The new online journal "Art of Theory: A Political Philosophical Quarterly" features an interview with Professor Michael Sandel (Harvard):
12 Questions with Michael Sandel
Art of Theory: What features of our political life most puzzle you?
Sandel: I would say the largely arid terms of political discourse, the thinness of public discourse in the world’s leading democracies. That’s the single most striking and worrisome thing.
It’s partly the tendency, over the past three decades, of economics to crowd out politics. This has been an age of market triumphalism. We’ve come to the assumption that markets are the primary instruments for achieving the public good. I think that is a mistaken notion and people are now beginning to question that.
It also has led to political discourse being preoccupied with technocratic, managerial, economic concerns. The broader public questions and ethical questions have been crowded to the side. (....)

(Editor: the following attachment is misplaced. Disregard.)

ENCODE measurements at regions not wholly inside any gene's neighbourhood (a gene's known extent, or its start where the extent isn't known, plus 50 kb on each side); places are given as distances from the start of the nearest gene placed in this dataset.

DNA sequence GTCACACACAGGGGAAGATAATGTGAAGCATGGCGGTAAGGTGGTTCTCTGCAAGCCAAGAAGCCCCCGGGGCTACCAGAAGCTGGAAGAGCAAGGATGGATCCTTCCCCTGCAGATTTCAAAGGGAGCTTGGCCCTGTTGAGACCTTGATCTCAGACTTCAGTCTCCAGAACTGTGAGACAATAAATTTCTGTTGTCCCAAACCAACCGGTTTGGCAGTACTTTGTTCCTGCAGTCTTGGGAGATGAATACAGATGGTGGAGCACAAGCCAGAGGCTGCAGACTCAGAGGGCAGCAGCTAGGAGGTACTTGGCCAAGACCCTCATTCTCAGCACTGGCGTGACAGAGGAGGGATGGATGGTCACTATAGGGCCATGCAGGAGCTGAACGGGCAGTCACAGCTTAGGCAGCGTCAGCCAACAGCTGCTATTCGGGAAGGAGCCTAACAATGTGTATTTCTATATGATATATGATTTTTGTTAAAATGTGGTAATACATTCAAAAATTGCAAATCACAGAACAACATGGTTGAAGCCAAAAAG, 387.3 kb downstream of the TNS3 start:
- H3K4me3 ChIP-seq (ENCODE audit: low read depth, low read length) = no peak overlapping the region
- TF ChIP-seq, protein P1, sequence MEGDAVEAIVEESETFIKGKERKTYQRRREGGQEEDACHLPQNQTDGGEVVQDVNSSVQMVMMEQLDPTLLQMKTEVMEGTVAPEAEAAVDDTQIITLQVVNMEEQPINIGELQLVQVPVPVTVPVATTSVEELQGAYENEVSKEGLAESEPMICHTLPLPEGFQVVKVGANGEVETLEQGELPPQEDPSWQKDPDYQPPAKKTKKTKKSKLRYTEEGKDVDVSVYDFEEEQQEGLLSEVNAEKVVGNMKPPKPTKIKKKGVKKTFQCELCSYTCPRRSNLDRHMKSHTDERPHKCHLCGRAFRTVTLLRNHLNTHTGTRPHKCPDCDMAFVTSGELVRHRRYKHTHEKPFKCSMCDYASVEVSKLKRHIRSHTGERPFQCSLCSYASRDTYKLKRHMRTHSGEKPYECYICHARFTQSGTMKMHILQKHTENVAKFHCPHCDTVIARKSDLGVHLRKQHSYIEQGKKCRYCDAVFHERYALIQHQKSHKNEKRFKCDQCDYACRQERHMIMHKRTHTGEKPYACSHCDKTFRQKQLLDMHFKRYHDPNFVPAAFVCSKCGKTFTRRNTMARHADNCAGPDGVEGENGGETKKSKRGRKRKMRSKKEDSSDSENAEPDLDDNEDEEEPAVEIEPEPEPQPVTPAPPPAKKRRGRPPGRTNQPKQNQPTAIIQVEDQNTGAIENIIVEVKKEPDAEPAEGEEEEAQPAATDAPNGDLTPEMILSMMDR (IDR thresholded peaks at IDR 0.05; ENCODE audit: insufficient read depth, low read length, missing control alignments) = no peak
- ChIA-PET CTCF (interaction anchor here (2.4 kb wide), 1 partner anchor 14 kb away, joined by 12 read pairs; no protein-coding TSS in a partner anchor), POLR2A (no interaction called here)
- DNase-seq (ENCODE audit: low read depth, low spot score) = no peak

At the level of political theory (and this is what I’ve tried to do in some of my work), we need to challenge the premise that a pluralist society, or a society based on mutual respect, must avoid or set aside substantive moral and spiritual questions or questions of the good life.
Also at the level of political theory, I think there needs to be a challenge to economistic visions of democracy. (....)
Excellent political theory is determined by how interesting the question is. (....) After the question is chosen I am a methodological pluralist — a radical methodological pluralist — to the point where I don’t even think we could lay down any meaningful criteria for the right research method.
Michael Sandel is Professor of Government at Harvard University. His latest book is "Justice: What's the Right Thing to Do?" (Farrar, Straus and Giroux, 2009).
See some of my previous posts on Michael Sandel here, here, here & here.
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